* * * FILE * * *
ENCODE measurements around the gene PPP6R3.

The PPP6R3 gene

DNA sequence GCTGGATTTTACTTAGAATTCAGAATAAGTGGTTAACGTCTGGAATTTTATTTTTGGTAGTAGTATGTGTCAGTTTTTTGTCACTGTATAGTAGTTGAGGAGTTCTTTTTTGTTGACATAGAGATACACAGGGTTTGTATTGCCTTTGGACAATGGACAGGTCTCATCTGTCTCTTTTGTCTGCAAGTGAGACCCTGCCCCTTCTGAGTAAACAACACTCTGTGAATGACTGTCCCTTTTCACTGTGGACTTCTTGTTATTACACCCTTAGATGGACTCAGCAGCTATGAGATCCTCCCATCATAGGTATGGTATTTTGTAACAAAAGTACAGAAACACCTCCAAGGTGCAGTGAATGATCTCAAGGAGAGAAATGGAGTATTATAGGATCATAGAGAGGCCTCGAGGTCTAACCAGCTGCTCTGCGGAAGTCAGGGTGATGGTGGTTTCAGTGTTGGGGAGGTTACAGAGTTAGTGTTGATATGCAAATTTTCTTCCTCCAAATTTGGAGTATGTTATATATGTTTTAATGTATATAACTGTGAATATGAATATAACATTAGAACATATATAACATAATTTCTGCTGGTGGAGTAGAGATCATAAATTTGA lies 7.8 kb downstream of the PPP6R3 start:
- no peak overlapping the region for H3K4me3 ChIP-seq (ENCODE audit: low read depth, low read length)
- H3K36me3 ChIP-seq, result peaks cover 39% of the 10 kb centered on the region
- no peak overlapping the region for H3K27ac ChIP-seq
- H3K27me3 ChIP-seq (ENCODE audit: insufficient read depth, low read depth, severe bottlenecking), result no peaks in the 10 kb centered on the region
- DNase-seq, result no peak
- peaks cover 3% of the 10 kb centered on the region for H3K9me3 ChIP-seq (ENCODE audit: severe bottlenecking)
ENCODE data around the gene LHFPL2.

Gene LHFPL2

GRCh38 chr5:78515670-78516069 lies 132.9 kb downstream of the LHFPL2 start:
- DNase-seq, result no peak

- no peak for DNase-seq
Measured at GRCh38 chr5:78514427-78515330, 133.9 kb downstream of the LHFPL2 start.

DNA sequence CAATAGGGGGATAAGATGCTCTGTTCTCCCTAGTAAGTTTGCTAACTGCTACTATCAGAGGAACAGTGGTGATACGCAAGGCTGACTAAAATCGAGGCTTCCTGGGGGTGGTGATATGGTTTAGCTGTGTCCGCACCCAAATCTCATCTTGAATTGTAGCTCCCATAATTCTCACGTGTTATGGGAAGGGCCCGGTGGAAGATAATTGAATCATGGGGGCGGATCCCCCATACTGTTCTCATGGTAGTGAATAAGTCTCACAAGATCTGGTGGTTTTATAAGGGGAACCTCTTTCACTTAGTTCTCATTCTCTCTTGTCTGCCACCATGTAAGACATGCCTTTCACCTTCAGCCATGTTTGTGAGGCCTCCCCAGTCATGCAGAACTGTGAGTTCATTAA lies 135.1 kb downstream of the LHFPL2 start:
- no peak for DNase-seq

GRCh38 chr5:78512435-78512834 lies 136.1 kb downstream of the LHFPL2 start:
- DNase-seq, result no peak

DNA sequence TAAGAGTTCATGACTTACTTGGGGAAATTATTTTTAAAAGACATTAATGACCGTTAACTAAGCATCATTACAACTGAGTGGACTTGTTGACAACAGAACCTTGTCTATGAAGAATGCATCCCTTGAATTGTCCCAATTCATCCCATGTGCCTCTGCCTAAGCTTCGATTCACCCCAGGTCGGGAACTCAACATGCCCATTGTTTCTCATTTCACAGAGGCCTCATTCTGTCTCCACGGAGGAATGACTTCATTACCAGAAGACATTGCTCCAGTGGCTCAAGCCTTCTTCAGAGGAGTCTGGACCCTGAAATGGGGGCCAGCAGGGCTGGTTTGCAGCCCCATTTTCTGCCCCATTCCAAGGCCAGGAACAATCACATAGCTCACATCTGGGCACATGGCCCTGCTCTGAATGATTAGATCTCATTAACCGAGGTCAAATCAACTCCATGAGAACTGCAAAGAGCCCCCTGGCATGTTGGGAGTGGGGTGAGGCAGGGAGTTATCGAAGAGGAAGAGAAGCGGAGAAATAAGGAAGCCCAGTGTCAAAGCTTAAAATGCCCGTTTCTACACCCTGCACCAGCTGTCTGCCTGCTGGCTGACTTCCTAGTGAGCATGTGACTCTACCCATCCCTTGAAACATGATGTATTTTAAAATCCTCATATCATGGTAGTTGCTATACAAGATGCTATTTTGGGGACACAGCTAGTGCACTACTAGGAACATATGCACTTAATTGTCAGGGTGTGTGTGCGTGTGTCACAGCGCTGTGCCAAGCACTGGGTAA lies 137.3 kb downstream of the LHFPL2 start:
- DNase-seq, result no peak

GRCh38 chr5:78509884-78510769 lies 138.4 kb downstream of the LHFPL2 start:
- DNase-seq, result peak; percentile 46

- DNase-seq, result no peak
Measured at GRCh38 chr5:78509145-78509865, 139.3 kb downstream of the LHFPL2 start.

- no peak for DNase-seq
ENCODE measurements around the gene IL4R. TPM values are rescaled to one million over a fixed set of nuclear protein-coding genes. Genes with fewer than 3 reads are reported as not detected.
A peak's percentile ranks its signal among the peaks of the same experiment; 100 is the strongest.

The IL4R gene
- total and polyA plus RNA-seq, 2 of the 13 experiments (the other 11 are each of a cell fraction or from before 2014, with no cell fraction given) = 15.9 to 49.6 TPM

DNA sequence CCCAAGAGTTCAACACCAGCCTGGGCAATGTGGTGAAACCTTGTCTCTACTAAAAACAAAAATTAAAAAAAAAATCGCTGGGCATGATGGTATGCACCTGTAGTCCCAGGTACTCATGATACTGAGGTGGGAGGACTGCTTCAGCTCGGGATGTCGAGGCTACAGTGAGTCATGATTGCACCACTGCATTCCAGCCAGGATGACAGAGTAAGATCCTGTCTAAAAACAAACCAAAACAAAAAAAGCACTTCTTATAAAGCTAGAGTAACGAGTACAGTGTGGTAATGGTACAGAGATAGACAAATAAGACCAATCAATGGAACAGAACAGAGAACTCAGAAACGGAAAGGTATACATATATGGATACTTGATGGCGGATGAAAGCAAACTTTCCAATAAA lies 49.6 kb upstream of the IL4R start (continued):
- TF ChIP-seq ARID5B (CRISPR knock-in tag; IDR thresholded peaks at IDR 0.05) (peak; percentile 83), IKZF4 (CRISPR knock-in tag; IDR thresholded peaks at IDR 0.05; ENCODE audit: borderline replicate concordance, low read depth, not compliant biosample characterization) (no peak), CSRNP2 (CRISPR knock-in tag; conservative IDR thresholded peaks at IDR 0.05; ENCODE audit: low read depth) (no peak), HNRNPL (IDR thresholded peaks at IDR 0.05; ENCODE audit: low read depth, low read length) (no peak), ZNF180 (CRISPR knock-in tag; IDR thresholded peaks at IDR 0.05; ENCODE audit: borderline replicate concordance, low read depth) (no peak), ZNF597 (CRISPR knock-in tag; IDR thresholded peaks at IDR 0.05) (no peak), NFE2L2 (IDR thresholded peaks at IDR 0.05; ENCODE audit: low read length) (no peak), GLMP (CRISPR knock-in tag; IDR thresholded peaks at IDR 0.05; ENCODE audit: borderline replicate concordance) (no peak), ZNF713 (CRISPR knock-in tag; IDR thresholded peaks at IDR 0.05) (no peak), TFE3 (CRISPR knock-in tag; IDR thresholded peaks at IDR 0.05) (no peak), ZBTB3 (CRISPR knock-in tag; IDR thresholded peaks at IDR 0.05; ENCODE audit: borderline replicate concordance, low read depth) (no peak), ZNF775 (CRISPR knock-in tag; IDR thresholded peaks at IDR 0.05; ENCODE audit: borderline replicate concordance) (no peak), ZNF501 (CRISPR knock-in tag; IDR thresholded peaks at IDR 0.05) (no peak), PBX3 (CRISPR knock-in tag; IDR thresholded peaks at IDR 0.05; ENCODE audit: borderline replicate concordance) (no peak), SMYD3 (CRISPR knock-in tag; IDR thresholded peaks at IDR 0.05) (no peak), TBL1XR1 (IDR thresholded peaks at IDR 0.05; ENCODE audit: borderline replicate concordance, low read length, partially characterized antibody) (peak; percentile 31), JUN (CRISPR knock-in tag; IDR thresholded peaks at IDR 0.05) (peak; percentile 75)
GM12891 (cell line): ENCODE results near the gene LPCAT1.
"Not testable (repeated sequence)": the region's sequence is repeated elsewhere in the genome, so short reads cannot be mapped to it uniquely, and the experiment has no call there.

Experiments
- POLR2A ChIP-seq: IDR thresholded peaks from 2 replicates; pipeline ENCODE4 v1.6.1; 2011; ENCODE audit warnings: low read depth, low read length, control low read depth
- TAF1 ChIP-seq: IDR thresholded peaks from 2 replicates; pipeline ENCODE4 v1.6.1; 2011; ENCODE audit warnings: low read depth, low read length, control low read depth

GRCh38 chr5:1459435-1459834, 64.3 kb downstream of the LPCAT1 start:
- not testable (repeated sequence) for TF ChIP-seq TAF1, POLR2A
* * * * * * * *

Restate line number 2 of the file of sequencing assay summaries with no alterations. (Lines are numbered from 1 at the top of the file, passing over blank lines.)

The PPP6R3 gene